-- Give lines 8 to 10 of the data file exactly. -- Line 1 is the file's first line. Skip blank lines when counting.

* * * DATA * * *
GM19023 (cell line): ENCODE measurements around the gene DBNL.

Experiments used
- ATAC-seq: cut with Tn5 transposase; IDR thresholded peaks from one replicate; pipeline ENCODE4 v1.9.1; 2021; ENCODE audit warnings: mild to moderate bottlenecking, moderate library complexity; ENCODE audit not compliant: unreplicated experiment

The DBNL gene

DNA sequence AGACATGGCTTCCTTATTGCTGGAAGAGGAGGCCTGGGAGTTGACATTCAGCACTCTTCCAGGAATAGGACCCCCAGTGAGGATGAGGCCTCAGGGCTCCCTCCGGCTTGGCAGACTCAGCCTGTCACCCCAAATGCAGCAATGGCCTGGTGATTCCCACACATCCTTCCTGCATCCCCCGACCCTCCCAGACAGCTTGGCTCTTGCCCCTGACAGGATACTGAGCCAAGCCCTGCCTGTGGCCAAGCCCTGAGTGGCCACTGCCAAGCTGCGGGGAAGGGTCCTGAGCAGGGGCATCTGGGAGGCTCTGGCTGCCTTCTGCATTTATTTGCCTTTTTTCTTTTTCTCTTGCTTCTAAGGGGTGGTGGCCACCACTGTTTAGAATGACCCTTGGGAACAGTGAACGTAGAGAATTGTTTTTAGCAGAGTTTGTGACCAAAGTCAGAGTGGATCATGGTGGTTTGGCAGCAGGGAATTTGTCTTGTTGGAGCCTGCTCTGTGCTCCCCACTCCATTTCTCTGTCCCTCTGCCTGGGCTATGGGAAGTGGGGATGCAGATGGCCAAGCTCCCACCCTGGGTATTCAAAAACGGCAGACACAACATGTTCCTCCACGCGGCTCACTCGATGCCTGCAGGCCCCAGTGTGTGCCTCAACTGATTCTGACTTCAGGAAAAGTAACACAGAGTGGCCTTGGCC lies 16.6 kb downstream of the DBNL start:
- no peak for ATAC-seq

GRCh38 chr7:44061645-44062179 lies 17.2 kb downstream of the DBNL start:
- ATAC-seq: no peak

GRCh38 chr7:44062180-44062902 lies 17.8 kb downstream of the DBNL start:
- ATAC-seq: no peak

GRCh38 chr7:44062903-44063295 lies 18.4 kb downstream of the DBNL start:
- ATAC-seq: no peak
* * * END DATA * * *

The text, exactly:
- ATAC-seq: no peak

GRCh38 chr7:44062180-44062902 lies 17.8 kb downstream of the DBNL start:
- ATAC-seq: no peak